Mexico and Brazil

LatAm ICT investment, financing watch

Bnamericas Published: Friday, September 23, 2022
LatAm ICT investment, financing watch

Brazilian real estate startup UBlink is doubling down on augmented reality in an increasingly heated proptech (property tech) market.

“We went live in March of this year and are growing exponentially. The assets under our management exceed 2bn reais [US$381mn], even though the startup operates, for the time being, only in eight districts of São Paulo,” co-founder Arnaldo Curiati told BNamericas.

Rogério Santos and Curiati, two of UBlink's founding partners, have 30 years of experience in the traditional real estate market and spotted a business opportunity when technology started to become more common.

“The technology expertise we brought to the startup from Vânia Gomes, a founding partner who spent more than 25 years at IBM, having reached the position of vice president of Latin America,” said Curiati.

The company offers owners and brokers a 100% digital solution for the entire process, right up to the registration of the property in a notary public's office, he said. The company also bets on augmented reality. “All you have to do is point your cellphone at the surrounding buildings to identify if there are properties available and start a completely different experience during the virtual visit.”

Other parts of Latin America are not on UBlink's expansion radar. In the near future, the company intends to operate in Florida, where its operation is registered. According to Curiati, UBlink has financed itself with its own cash, but is negotiating funding rounds for the coming quarters.


Dealmaking in Latin America, traditionally led by the tech sector, fell by both volume and total value between January and August, according to Transactional Track Record's latest monthly report.

Latin America saw 2,184 transactions in the first eight months, down 8% year-over-year. There were 1,152 M&As, 114 private equity deals, 699 in venture capital and 220 asset acquisition transactions. 

The total deals with disclosed values amounted to a combined US$69.7bn, down 34.1% over the same period 2021, said TTR.

Brazil led the region by deal volume, followed by Mexico and Chile. Colombia ranked fourth, followed by Argentina and lastly, Peru, among the top six regional M&A markets.


Looking to fill the region's talent gap at the same time as benefitting from a workforce fine-tuned with its systems, US giant Oracle launched in Latin America its Oracle SaaS Business Process Certification program.

The company said it aims to train and certify around 50,000 professionals in the region in its own cloud applications and services, as competition with other clouds intensifies. Submissions can be presented by December 4.

Like other global cloud providers, Oracle is focusing on Latin America. It is due to launch a cloud region in Colombia, adding to ones in Brazil, Mexico and Chile, as well as new datacenters and cloud infrastructure in countries such as Chile.


China’s Huawei announced a US$500,000 investment to boost the development of 63 Brazilian startups that carry out cloud projects related to the fields of government, education, finance and e-commerce.

The initiative falls under its Spark startup growth acceleration program, which aims to reach 139 businesses in Latin America before the end of this year and impact a total of 10,000 companies worldwide over the next three years.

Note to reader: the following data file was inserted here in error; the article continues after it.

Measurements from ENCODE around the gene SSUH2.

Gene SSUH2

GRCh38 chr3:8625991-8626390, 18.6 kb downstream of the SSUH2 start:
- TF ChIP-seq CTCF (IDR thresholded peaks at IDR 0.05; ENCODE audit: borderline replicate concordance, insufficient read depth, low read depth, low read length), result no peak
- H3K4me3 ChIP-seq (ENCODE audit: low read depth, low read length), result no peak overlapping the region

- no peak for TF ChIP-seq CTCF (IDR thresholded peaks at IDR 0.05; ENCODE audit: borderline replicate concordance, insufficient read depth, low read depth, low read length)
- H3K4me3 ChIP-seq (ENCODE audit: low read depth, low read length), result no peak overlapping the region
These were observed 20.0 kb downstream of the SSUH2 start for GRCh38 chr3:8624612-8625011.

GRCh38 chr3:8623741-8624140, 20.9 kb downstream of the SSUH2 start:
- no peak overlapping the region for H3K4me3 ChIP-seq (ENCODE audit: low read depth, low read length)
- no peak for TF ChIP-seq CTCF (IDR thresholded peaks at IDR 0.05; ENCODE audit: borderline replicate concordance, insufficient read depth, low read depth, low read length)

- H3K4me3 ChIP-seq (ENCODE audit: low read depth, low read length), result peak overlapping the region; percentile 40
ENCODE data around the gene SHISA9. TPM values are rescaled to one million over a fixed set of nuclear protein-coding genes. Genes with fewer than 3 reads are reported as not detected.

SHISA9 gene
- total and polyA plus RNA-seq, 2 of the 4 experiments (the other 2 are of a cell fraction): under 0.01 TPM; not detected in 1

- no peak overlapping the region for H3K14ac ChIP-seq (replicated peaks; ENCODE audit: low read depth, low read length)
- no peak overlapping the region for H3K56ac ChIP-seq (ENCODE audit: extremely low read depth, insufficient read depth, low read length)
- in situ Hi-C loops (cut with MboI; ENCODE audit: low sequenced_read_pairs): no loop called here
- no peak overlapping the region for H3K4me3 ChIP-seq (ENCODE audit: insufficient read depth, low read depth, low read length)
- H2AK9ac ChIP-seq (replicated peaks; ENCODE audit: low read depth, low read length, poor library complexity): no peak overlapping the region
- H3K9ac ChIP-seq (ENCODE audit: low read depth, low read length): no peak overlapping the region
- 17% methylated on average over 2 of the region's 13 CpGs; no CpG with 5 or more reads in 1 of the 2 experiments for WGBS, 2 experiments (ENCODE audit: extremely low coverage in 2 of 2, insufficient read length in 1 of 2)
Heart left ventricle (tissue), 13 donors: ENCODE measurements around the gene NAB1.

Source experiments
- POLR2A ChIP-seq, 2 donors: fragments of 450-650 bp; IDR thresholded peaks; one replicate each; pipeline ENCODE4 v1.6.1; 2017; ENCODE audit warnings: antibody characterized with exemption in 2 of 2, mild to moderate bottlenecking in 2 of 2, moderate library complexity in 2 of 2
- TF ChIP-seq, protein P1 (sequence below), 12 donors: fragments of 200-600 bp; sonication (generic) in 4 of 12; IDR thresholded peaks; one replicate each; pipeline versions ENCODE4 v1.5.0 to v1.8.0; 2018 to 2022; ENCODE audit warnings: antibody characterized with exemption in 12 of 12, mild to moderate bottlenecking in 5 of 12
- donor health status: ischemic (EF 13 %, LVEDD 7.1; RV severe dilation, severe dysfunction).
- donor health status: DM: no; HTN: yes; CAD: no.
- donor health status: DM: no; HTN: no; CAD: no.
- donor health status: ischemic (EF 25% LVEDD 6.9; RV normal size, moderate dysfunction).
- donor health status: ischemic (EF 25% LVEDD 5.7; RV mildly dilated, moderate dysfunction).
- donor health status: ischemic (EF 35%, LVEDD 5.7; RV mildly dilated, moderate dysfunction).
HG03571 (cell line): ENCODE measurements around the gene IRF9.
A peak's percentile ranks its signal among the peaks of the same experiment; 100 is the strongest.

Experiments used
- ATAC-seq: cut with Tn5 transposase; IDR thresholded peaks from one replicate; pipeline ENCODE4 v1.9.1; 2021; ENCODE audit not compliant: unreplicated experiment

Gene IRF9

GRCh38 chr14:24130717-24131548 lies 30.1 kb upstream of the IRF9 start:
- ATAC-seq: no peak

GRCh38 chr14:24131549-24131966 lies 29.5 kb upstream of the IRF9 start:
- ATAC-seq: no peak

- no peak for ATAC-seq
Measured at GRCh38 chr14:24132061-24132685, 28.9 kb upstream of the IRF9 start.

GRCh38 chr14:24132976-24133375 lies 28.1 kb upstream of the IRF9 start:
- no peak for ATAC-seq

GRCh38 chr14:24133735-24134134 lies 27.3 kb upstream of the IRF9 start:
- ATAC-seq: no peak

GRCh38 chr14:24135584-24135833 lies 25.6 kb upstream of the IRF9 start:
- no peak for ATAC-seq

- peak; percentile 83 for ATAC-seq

To implement the project in Brazil, one of the first in the region for the initiative, the company signed an MOU with Softex, a private entity that promotes Brazilian software.


Petchem giant Braskem, which also has operations in Mexico, among other countries, followed in the footsteps of other major corporates and launched a startups investment and VC program.

Dubbed Oxygea, the initiative intends to allocate up to US$150mn to the development of new businesses, US$50mn of which will be for incubation and support, including home-bred startups, and US$100mn for VC startup investments.

Braskem has other initiatives in place to accelerate startups, such as Braskem Labs.


 Another company surfing the proptechs momentum in Latin America, Tabas, a Brazilian startup specializing in flexible rented housing, raised a further 12mn reais in CRI (real estate receivables certificates) with RBR Asset Management.

The proptech, which in 2020 started operations with individual contributions of US$500,000, said it has carried out debt and equity operations totaling almost 100mn reais year to date.

The company has 900 apartments in its portfolio, in the cities of São Paulo, Rio de Janeiro and Brasília. 


Uruguayan marketing data startup Bunker DB raised US$3.5mn in an investment round led by Argentine unicorn Globant, through the Globant Ventures VC arm.

Globant, which has been upping and diversifying its investments in Latin America, contributed US$1mn to the financing, becoming a shareholder and commercial partner of Bunker DB.

Bunker DB plans to use the resources to reinforce operations in Colombia and Mexico and expand into the US and Europe.


Mexico’s Kavak, a car sales tech platform that claims to be Latin America's biggest unicorn, closed US$810mn in credit lines with HSBC, Goldman Sachs and Santander.

Kavak launched operations in Mexico five years ago. Since then, it has expanded to Argentina, Brazil, Chile, Colombia, Peru and Turkey.


 Between 2019 and 2021, including the peak of the COVID-19 pandemic, companies in Brazil saw online sales jump to 73% from 57% before the start of the health crisis.

The figures are part of the 14th TIC Empresas (ICT enterprises) survey, conducted by the Brazilian internet steering committee (CGI).

The most-used method was Brazil's instant payment option PIX, adopted by 82% of the surveyed firms, and 83% among smaller firms.

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